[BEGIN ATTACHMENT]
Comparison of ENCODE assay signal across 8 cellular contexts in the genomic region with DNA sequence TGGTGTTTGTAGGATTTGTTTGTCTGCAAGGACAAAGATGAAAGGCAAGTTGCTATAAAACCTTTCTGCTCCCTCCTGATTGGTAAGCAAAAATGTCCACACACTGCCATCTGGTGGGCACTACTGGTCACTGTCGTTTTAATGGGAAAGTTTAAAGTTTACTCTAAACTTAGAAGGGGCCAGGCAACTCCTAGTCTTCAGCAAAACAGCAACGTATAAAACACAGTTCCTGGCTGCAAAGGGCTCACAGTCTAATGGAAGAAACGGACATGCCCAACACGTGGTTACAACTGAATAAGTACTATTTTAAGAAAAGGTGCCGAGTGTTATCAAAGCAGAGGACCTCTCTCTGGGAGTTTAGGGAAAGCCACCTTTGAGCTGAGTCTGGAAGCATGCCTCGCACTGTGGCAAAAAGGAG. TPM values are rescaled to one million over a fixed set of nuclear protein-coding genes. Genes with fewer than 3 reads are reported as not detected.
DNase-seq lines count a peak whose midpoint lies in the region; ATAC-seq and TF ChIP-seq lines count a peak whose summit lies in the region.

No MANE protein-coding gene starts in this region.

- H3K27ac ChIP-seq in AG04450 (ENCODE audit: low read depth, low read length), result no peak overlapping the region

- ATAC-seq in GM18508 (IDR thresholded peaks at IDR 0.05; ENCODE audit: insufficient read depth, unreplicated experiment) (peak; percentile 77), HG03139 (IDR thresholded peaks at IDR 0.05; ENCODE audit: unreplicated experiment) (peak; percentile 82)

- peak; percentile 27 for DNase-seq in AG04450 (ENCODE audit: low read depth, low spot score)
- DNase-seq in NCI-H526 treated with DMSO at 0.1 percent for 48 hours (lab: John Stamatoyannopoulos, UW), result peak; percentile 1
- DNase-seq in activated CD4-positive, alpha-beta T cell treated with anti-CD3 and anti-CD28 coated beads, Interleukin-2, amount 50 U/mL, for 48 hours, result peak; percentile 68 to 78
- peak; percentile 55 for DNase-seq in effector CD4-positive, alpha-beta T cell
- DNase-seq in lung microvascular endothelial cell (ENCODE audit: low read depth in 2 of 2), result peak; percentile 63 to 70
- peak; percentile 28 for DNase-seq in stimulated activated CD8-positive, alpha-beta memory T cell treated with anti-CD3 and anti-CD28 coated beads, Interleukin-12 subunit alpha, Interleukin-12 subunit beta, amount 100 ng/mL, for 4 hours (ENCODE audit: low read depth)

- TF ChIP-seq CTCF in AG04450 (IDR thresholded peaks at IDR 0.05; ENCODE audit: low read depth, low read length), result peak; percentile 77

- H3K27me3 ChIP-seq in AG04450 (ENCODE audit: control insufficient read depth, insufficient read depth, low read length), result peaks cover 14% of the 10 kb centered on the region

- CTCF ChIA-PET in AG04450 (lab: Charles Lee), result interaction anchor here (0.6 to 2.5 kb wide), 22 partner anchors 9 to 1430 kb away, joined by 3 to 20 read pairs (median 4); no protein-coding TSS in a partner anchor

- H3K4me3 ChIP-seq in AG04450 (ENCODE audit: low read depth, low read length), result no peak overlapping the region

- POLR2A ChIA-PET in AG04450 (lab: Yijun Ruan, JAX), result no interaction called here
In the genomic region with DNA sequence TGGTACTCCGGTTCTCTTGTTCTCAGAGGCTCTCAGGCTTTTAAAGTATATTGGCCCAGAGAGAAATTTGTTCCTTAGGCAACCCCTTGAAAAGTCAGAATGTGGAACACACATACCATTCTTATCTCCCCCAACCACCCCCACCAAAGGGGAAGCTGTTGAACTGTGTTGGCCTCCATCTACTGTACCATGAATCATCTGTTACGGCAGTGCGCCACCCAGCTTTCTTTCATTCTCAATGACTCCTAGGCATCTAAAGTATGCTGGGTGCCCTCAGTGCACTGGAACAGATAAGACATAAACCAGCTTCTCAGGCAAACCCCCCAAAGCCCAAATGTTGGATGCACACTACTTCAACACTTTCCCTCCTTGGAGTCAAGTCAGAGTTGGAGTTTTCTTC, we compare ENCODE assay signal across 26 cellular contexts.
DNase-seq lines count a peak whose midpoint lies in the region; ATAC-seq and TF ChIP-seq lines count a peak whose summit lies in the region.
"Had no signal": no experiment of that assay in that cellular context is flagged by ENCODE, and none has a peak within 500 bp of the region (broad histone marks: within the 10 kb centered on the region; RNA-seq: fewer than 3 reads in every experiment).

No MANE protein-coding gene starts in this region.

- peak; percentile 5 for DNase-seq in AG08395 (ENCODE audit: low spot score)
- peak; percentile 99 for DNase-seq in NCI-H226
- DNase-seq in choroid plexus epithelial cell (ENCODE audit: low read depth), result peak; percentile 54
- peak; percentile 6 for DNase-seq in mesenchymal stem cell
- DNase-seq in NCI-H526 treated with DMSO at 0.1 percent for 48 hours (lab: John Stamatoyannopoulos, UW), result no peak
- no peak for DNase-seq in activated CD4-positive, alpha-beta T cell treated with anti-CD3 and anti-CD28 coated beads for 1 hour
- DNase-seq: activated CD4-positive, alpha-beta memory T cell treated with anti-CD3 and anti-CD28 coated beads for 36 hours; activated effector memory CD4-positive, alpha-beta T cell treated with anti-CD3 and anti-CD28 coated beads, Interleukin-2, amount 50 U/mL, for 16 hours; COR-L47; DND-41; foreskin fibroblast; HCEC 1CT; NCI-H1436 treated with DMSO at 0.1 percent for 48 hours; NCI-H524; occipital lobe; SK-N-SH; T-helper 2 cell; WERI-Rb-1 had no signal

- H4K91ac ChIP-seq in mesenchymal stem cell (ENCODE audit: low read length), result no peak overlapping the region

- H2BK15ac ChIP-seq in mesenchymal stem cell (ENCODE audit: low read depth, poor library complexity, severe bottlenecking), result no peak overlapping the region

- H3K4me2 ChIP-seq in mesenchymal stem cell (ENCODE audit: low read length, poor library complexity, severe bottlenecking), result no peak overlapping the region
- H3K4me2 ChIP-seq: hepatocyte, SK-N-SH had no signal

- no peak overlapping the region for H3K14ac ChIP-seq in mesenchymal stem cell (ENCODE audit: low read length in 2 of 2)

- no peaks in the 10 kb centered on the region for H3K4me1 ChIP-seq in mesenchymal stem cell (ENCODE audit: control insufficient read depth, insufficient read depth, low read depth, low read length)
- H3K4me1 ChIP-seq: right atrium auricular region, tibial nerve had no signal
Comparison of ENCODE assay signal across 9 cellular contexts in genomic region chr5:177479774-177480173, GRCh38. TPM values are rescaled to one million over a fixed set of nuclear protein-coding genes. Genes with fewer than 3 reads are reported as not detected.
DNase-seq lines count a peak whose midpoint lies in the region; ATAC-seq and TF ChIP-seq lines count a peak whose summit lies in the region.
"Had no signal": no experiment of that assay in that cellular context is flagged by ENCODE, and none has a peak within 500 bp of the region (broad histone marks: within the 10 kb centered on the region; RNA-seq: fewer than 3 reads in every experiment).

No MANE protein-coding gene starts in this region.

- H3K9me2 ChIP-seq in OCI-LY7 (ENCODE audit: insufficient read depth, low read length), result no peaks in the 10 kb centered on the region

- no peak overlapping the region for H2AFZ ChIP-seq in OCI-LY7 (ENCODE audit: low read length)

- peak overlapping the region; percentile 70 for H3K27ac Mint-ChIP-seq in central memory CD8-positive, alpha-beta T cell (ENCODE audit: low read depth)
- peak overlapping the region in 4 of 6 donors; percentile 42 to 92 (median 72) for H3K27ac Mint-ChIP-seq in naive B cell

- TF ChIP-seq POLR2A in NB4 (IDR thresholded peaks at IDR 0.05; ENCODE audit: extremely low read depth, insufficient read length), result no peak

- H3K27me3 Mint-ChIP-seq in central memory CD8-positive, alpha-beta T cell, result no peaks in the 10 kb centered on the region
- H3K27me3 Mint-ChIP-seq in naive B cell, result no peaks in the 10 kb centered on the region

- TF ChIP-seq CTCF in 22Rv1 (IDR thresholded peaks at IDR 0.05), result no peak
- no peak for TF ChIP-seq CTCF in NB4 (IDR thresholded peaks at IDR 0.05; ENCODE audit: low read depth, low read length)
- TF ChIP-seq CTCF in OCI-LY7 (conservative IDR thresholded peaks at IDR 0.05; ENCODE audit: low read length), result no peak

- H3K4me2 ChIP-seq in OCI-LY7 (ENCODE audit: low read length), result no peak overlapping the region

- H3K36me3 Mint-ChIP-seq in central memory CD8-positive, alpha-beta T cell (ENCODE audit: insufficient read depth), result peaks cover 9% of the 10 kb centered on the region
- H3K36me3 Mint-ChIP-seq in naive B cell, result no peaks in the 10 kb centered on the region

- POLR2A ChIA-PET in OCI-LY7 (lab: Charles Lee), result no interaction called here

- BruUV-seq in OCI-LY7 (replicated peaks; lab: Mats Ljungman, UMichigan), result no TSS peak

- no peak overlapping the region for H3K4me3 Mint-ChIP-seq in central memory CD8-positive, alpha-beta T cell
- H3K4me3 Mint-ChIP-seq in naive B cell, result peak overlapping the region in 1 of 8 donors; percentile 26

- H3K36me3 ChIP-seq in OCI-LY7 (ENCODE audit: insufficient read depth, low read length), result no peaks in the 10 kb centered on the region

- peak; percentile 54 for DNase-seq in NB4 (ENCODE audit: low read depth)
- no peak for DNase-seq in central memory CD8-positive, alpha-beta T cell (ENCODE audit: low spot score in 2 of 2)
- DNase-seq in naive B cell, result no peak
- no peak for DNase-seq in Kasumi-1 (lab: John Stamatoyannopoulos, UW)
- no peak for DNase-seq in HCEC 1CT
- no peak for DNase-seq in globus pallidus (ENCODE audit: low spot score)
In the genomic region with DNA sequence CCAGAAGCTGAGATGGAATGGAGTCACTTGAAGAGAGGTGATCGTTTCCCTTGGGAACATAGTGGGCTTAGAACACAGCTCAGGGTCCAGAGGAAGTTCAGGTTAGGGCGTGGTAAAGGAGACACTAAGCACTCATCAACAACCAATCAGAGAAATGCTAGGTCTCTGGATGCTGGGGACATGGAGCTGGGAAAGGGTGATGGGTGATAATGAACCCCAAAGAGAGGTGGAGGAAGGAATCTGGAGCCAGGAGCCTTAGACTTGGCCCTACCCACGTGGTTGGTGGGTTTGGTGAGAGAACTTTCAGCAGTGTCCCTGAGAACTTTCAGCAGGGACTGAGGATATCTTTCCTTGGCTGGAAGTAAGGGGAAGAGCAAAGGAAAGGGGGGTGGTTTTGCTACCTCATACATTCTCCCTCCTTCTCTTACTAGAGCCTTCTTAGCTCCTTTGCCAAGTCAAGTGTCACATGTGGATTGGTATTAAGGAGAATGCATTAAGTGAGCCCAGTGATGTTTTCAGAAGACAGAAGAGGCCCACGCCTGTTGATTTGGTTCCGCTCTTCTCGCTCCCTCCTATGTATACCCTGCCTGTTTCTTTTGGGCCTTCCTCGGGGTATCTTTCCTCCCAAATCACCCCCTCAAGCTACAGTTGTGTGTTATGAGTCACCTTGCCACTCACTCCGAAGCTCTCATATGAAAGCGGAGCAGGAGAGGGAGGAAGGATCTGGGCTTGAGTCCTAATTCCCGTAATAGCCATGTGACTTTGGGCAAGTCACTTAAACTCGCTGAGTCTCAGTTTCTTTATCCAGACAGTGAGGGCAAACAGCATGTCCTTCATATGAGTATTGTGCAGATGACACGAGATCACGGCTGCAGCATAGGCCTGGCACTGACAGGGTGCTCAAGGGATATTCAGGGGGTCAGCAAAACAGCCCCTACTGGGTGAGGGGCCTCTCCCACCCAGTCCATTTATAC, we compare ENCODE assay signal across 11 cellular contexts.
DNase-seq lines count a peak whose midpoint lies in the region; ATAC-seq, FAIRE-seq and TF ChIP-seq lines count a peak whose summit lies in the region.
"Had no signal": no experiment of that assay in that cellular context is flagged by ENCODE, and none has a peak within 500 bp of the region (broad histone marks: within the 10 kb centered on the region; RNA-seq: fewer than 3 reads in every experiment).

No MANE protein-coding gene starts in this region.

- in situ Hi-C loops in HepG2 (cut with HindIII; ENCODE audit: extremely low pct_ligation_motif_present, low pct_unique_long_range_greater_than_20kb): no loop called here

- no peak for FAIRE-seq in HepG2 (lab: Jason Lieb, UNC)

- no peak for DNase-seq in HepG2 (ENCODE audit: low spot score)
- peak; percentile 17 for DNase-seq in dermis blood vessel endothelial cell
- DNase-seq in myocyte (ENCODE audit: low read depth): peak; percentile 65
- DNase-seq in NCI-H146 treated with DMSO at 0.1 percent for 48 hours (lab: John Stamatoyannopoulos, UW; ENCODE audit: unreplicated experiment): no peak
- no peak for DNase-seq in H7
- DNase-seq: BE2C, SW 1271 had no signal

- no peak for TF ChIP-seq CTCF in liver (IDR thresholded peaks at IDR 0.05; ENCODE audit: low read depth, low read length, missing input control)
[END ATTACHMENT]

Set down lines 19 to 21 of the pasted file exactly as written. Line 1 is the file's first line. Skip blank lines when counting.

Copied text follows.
"Had no signal": no experiment of that assay in that cellular context is flagged by ENCODE, and none has a peak within 500 bp of the region (broad histone marks: within the 10 kb centered on the region; RNA-seq: fewer than 3 reads in every experiment).

No MANE protein-coding gene starts in this region.

- peak; percentile 5 for DNase-seq in AG08395 (ENCODE audit: low spot score)